Lying about Lions - the truth about farms breeding wildlife   

A blog by our Campaign Lead, Simon Pope


Last week we reported on a move by the South African authorities to ban the commercial breeding of lions on farms. This is an issue that FOUR PAWS has campaigned on for many years.  

Tens of thousands of caged lions have been bred on an almost industrial scale across South Africa, mainly for the purpose of being fed into the hunting industry or killed for their body parts, which are often used in traditional medicine. These lion farms also bring in tourist revenue, through a range of associated activities, some of which aren’t so immediately obvious.

A few years ago, I spent several days at a lion farm. 

I was helping some local vets with a residential training exercise they were undertaking in southern Africa, and they’d chosen a venue in a private wildlife reserve because it had classrooms and accommodation. But when I arrived, my suspicions were immediately raised.    

This venue was quite cleverly presenting itself as being home to an organisation that gave paying volunteers the opportunity to spend time “studying” lion behaviour. They would be involved in monitoring and recording their daily routines and supporting a “legitimate” research initiative.  

But this was far from the truth. For a start, there were some highly non-scientific activities being offered, including walking with lions in the African bush. This was intriguing, but I couldn’t help but wonder how walking through the bush with 20 chattering volunteers would help teach a young lion how to catch its dinner.  

You could also attend “exciting” behaviour enrichment sessions or learn about lion “maintenance” (whatever that was...) but what wasn’t clear was why these animals were in captivity in the first place – was this a zoo, a conservation breeding programme to release animals into the wild (as it claimed to be) or was this a genuine sanctuary? The truth was it was none of these, instead it became obvious that this was a lion farm.

One day, I tagged along with 20 or so paying volunteers from around the world to ‘walk’ with three large lion cubs. The heads of each one came up to my waist. They were playful - with each other, but also with us. They trusted us. One even kept trying to chew through my shoelaces and having succeeded, joyfully scampered off with my boot, shaking it like a toy.  

I asked one of the supervisors, how many lions from this programme had been released into the wild? He looked sheepish. “It’s an ongoing programme”, he said. “We’re learning a lot as we go along.”  

“Yes, but how many?” I asked. “You’ve been going since 2005, and it’s now 2013, right?”  

The answer was none. No lions had been released into the wild at all. Over those eight years hundreds of cubs would have been born there, but where had they all gone?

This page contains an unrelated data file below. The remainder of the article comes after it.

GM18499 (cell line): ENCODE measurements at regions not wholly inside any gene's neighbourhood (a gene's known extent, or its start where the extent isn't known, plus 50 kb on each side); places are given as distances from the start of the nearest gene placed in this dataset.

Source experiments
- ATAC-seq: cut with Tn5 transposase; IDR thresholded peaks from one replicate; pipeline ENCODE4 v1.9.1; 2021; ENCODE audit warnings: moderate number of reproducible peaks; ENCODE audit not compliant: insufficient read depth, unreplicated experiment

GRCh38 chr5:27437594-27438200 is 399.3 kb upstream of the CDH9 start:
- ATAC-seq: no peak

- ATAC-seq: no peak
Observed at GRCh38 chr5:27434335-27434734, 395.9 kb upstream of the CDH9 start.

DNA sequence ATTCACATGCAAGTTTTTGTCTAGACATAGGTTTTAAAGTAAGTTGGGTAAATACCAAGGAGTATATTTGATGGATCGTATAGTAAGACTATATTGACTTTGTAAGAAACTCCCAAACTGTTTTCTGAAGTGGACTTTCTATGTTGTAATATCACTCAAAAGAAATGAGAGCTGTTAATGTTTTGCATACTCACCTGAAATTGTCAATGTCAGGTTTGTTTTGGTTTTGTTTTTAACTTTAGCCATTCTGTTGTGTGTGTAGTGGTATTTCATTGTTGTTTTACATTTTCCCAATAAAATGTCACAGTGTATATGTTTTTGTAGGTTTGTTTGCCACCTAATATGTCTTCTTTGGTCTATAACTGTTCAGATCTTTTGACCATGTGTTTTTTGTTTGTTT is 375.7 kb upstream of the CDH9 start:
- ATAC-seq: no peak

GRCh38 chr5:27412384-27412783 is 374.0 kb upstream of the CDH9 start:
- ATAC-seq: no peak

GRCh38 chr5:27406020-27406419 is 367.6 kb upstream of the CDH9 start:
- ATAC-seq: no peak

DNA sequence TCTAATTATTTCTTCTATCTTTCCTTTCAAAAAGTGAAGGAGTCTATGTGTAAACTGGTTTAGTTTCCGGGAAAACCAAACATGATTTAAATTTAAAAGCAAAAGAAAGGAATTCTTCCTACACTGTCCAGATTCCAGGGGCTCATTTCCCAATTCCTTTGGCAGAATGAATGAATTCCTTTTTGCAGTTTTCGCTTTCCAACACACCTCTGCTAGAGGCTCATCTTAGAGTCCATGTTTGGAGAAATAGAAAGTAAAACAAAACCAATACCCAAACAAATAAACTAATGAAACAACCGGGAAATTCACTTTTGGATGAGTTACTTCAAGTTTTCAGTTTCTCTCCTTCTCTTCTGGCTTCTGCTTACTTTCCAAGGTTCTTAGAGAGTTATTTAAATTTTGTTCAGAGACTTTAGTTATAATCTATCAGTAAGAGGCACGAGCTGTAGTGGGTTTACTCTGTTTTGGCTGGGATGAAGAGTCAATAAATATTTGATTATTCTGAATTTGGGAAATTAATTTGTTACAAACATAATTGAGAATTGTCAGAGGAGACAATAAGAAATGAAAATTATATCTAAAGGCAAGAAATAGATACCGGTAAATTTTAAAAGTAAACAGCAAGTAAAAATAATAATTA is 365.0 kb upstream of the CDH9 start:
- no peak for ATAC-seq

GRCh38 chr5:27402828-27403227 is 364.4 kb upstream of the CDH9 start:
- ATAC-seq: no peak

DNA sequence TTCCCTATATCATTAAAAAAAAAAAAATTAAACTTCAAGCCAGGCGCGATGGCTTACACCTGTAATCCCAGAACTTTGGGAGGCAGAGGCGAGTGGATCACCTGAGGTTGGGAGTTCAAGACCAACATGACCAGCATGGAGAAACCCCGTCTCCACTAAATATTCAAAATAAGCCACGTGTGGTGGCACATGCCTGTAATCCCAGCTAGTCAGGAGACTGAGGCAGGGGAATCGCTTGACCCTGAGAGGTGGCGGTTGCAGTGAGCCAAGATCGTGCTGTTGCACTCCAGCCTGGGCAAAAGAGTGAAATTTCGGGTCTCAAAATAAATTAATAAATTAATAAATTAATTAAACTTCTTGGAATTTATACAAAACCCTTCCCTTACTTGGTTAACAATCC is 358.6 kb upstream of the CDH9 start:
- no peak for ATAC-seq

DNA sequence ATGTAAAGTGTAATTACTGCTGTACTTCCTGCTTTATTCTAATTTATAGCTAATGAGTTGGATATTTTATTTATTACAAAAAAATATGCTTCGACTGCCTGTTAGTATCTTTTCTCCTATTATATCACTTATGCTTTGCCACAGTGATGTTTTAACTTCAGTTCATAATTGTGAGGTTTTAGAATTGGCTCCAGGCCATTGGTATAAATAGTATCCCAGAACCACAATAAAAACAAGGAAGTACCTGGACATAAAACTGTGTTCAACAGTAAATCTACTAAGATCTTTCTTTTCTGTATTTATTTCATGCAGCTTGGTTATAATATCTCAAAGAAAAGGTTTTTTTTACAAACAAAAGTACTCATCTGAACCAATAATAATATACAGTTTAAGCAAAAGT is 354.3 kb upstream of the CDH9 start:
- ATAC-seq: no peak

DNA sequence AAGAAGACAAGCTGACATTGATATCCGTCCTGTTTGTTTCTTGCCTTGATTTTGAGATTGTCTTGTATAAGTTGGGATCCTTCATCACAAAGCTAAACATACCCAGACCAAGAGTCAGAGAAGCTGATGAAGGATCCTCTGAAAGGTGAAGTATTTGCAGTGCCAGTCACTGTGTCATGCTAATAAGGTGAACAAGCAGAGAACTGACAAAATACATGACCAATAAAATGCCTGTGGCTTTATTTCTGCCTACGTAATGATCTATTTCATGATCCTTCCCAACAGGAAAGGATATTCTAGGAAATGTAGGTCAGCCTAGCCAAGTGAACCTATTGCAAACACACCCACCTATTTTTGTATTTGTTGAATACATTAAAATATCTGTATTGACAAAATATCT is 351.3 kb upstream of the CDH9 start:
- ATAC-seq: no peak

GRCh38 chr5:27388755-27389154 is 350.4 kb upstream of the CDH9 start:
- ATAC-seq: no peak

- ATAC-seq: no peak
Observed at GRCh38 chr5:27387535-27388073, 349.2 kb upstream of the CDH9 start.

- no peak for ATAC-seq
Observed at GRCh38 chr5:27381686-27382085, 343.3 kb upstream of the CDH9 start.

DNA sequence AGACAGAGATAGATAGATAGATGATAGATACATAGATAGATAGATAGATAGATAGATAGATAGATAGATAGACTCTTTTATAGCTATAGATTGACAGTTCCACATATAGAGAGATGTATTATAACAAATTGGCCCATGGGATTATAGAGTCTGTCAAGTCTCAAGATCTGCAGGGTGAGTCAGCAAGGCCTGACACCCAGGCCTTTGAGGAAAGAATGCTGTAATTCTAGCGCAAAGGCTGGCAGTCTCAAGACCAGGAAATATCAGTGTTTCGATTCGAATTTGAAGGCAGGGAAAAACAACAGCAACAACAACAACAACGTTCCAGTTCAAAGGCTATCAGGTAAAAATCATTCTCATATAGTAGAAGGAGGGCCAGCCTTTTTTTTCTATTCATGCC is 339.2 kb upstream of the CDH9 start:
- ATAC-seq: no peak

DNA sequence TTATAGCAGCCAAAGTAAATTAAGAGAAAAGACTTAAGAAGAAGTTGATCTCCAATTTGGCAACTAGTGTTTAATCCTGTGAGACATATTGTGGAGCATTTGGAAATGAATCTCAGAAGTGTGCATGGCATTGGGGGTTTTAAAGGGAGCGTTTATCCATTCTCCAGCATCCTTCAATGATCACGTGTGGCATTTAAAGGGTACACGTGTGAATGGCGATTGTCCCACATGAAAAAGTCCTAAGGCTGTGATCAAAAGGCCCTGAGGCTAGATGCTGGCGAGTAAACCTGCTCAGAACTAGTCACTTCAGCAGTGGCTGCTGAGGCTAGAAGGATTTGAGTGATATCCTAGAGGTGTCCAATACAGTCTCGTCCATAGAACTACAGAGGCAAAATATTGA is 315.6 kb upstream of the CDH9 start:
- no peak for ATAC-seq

The truth was a hard reality. These caged lions were a production line churning out cubs that served a commercial purpose for those volunteers willing to pay thousands of dollars to pet, feed and walk with lions. But what the volunteers never saw, or probably even realised, was what happened next.

When a lion becomes too big to keep or too big to use in the “exciting” human interactions, it was likely killed – either by a trophy hunter or to have its body parts sold for use in traditional medicine. These animals, born in captivity, do not fear humans and therefore make an easy kill for the hunter. 

There are approximately 350 lion farms across South Africa, where animals are suffering and ultimately face a gruesome fate, which is why we have been campaigning for an end to lion farming in South Africa. But there is hope. 

Following the Government announcement last week, the cruel practice of keeping lions in captivity for profit will soon end, with lion breeding centres shut down, and the commercial exploitation of these big cats banned. Importantly, cub petting and walking with lions will also stop.  

FOUR PAWS is urging the South African government to develop a comprehensive roadmap with clear time-bound targets for ending all big cat exploitation within the industry, ensuring a future where these magnificent animals are respected and protected.  

In the longer term, it seems likely that the captive breeding and commercial exploitation of rhinos, leopards and elephants will also end in South Africa, and we hope that other southern African nations follow suit. Some of the lion farms being closed will try to relocate and carry on as before, masquerading as something they are not. It’s vital that animal lovers like you avoid any activities like this and always remember to #TravelKind.

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Simon Pope

Campaigns Lead UK

Simon works in the Campaigns Team at FOUR PAWS UK. He has a background in Campaign Communications across the charity sector. Simon is passionate about animal welfare and utilises his years of knowledge and experience to bring about change.

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